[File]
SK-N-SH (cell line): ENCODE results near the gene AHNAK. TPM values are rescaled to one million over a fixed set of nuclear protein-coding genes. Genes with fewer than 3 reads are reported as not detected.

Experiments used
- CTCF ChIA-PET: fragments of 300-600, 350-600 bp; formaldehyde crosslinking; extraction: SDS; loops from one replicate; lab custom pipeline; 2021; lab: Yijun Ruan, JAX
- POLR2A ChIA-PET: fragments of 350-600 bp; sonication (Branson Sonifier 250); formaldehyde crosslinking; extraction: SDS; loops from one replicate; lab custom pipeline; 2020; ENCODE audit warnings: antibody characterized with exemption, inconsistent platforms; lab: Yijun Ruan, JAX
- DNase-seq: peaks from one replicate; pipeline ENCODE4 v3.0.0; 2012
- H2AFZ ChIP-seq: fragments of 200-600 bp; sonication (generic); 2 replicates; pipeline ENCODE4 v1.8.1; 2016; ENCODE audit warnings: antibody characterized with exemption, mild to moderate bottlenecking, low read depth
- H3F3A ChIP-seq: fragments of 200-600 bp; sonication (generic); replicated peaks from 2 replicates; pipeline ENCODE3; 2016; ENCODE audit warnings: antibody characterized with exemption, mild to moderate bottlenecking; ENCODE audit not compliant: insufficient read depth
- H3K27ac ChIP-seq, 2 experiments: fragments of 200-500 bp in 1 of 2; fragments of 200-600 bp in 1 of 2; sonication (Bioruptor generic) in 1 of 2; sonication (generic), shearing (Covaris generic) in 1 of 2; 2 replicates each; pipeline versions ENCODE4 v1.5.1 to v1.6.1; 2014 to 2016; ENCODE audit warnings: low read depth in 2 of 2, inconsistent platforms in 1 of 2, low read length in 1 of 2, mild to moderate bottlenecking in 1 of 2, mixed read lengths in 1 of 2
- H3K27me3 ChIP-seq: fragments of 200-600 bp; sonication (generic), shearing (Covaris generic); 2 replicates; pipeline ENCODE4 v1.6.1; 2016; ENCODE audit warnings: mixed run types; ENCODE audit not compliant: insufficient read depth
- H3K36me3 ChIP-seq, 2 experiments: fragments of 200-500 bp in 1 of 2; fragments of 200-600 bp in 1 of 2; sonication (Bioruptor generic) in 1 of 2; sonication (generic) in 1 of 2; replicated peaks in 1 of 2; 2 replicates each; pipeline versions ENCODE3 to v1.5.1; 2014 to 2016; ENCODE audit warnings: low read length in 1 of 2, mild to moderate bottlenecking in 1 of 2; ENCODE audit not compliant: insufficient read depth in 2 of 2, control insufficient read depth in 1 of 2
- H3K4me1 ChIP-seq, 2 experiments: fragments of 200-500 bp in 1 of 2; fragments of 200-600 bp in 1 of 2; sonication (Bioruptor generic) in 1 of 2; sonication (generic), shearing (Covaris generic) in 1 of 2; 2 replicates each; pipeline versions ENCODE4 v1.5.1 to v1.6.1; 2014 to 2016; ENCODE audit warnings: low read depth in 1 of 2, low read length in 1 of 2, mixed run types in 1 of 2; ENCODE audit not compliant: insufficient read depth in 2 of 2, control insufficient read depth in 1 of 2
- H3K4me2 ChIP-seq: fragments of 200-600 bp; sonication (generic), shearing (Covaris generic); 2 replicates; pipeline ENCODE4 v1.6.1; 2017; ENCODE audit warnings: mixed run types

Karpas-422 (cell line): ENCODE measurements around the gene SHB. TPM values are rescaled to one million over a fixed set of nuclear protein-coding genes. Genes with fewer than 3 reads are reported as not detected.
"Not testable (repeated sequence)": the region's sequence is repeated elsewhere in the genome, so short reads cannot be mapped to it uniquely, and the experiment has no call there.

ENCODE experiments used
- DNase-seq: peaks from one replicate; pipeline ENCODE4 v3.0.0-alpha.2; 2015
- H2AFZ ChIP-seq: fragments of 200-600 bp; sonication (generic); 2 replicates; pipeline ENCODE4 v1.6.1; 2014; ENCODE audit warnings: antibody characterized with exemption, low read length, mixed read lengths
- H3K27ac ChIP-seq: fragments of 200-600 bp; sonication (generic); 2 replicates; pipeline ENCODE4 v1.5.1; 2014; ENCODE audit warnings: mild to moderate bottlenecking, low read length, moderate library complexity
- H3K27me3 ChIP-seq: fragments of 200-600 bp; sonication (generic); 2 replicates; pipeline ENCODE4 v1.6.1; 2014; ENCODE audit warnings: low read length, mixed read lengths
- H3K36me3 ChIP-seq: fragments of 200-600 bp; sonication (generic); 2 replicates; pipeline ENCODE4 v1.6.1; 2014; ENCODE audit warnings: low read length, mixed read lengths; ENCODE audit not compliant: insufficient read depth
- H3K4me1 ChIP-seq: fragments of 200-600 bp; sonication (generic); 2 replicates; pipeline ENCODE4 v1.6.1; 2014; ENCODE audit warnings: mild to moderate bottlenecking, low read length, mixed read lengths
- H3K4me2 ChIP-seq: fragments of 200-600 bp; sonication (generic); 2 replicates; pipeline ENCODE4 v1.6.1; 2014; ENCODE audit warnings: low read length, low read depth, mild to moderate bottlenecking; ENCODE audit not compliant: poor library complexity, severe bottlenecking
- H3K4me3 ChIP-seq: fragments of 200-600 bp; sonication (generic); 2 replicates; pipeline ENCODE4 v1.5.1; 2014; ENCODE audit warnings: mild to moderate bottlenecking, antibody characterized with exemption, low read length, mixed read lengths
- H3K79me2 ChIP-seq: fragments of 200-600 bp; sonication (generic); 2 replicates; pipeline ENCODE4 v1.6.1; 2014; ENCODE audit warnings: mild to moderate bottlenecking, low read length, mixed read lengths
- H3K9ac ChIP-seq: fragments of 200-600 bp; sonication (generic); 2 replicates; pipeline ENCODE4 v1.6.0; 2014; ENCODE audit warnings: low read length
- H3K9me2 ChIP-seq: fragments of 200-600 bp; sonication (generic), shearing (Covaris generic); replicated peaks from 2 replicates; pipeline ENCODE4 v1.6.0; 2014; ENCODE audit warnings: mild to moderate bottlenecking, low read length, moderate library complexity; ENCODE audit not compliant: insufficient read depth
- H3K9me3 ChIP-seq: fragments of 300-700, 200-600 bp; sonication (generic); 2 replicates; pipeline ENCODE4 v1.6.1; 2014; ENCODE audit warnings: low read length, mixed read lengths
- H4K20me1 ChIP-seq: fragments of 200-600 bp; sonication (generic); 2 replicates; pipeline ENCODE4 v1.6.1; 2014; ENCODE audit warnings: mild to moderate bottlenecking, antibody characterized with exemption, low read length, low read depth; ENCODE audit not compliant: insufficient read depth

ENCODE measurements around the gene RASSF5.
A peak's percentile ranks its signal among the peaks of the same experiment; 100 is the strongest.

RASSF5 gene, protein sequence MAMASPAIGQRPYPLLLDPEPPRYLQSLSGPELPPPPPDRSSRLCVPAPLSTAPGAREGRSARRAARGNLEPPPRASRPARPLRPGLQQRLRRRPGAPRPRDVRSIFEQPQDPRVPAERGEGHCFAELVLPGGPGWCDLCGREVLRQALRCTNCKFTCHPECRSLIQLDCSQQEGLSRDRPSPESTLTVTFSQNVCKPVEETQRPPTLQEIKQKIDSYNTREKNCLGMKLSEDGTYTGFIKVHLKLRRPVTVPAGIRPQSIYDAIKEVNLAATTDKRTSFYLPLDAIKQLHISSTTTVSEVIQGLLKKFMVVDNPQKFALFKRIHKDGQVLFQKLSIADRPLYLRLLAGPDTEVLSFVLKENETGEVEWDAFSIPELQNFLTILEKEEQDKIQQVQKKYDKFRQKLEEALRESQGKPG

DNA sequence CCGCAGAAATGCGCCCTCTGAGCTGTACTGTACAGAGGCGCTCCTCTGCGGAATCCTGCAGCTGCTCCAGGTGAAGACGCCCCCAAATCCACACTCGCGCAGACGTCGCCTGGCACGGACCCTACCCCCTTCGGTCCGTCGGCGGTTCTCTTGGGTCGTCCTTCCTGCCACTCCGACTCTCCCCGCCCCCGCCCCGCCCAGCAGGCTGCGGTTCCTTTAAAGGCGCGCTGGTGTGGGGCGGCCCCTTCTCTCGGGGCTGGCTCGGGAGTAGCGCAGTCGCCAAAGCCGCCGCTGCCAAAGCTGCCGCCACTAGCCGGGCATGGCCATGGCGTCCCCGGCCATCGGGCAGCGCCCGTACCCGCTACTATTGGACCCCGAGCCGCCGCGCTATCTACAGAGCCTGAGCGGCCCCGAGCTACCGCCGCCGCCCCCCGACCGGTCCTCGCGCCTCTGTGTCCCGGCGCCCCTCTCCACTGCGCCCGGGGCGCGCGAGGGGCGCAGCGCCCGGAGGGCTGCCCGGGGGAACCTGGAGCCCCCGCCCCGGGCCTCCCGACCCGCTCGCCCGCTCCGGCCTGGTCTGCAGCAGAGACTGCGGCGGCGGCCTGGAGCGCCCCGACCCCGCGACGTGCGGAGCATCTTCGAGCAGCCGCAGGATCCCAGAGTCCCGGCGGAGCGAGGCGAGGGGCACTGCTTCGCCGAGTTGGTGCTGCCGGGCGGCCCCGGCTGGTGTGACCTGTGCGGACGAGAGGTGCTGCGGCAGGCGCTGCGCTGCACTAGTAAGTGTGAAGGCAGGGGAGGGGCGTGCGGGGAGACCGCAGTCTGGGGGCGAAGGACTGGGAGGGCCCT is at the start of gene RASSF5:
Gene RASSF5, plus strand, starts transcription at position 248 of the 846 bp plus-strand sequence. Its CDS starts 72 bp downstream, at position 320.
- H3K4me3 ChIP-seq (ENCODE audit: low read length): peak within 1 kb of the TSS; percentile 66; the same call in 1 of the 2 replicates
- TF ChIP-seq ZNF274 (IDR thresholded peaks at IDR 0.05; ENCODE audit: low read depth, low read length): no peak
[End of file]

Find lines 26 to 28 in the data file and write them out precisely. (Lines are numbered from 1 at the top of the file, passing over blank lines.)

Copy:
- H3K9me2 ChIP-seq: fragments of 200-600 bp; sonication (generic), shearing (Covaris generic); replicated peaks from 2 replicates; pipeline ENCODE4 v1.6.0; 2014; ENCODE audit warnings: mild to moderate bottlenecking, low read length, moderate library complexity; ENCODE audit not compliant: insufficient read depth
- H3K9me3 ChIP-seq: fragments of 300-700, 200-600 bp; sonication (generic); 2 replicates; pipeline ENCODE4 v1.6.1; 2014; ENCODE audit warnings: low read length, mixed read lengths
- H4K20me1 ChIP-seq: fragments of 200-600 bp; sonication (generic); 2 replicates; pipeline ENCODE4 v1.6.1; 2014; ENCODE audit warnings: mild to moderate bottlenecking, antibody characterized with exemption, low read length, low read depth; ENCODE audit not compliant: insufficient read depth